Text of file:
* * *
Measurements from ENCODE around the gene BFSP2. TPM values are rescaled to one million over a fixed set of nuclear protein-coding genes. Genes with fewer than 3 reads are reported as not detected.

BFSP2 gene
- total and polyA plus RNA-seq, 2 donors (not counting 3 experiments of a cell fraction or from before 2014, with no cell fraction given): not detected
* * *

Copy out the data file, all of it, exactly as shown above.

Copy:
Measurements from ENCODE around the gene BFSP2. TPM values are rescaled to one million over a fixed set of nuclear protein-coding genes. Genes with fewer than 3 reads are reported as not detected.

BFSP2 gene
- total and polyA plus RNA-seq, 2 donors (not counting 3 experiments of a cell fraction or from before 2014, with no cell fraction given): not detected